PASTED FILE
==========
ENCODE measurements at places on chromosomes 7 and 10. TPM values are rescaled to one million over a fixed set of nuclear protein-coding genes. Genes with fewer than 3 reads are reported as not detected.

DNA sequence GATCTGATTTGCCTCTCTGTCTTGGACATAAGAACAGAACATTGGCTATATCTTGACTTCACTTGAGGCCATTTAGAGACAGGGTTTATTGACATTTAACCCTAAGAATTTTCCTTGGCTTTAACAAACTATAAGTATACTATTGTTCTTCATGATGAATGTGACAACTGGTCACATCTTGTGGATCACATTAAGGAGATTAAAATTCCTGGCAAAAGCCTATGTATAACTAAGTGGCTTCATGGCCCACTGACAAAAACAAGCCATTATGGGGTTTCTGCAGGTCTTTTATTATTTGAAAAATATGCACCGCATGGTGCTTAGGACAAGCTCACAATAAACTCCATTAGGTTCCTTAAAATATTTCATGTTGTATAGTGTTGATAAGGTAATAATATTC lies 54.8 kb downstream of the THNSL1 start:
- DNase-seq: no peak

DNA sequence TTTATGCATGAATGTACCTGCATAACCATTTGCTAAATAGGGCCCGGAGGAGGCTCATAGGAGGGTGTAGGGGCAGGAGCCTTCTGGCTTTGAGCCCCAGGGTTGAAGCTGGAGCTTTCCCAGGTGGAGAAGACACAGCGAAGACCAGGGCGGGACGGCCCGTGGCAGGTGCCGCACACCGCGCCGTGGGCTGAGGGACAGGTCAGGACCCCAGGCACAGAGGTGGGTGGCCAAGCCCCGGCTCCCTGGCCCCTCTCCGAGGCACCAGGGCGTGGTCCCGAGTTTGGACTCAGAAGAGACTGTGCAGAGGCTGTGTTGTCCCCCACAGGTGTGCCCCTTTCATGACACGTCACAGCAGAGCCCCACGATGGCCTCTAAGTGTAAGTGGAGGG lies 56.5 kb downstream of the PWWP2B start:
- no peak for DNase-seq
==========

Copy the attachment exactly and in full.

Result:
ENCODE measurements at places on chromosomes 7 and 10. TPM values are rescaled to one million over a fixed set of nuclear protein-coding genes. Genes with fewer than 3 reads are reported as not detected.

DNA sequence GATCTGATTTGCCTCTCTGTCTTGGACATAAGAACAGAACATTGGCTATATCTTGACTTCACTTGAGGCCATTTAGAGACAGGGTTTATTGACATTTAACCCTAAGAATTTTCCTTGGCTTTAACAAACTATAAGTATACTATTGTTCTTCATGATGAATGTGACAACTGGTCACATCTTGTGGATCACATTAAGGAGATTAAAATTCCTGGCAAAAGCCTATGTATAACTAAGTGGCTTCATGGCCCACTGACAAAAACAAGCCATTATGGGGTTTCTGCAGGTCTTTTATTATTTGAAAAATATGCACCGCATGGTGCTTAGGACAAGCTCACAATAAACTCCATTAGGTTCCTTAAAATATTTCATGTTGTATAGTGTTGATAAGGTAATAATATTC lies 54.8 kb downstream of the THNSL1 start:
- DNase-seq: no peak

DNA sequence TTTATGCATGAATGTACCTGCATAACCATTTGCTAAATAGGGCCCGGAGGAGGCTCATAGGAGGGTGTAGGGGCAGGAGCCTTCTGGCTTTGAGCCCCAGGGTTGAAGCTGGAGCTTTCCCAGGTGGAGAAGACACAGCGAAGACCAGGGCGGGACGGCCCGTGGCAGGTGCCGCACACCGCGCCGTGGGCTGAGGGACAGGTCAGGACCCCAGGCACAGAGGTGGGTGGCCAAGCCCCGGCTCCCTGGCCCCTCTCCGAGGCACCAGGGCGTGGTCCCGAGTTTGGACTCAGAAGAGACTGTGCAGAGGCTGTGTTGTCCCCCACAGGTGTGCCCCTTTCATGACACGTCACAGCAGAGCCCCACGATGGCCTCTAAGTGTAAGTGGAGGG lies 56.5 kb downstream of the PWWP2B start:
- no peak for DNase-seq